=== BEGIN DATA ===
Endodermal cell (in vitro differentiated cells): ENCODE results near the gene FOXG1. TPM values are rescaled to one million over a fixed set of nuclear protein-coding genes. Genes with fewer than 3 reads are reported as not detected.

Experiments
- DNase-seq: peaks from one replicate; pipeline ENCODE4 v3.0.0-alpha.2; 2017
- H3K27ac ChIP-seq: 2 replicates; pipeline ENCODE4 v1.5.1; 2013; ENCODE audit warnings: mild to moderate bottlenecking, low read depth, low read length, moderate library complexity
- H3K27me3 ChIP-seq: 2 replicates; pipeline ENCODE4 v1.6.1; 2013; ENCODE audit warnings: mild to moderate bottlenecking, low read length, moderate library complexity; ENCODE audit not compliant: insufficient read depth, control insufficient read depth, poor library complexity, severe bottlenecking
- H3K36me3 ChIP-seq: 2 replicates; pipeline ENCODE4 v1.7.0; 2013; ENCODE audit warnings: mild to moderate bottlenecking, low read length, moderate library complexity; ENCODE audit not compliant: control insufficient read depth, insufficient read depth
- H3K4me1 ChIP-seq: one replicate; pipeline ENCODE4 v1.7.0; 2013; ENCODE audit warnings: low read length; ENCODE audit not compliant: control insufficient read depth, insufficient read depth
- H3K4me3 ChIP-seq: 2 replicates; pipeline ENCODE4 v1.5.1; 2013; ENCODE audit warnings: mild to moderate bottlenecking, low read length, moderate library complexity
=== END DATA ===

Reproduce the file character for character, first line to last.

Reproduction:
Endodermal cell (in vitro differentiated cells): ENCODE results near the gene FOXG1. TPM values are rescaled to one million over a fixed set of nuclear protein-coding genes. Genes with fewer than 3 reads are reported as not detected.

Experiments
- DNase-seq: peaks from one replicate; pipeline ENCODE4 v3.0.0-alpha.2; 2017
- H3K27ac ChIP-seq: 2 replicates; pipeline ENCODE4 v1.5.1; 2013; ENCODE audit warnings: mild to moderate bottlenecking, low read depth, low read length, moderate library complexity
- H3K27me3 ChIP-seq: 2 replicates; pipeline ENCODE4 v1.6.1; 2013; ENCODE audit warnings: mild to moderate bottlenecking, low read length, moderate library complexity; ENCODE audit not compliant: insufficient read depth, control insufficient read depth, poor library complexity, severe bottlenecking
- H3K36me3 ChIP-seq: 2 replicates; pipeline ENCODE4 v1.7.0; 2013; ENCODE audit warnings: mild to moderate bottlenecking, low read length, moderate library complexity; ENCODE audit not compliant: control insufficient read depth, insufficient read depth
- H3K4me1 ChIP-seq: one replicate; pipeline ENCODE4 v1.7.0; 2013; ENCODE audit warnings: low read length; ENCODE audit not compliant: control insufficient read depth, insufficient read depth
- H3K4me3 ChIP-seq: 2 replicates; pipeline ENCODE4 v1.5.1; 2013; ENCODE audit warnings: mild to moderate bottlenecking, low read length, moderate library complexity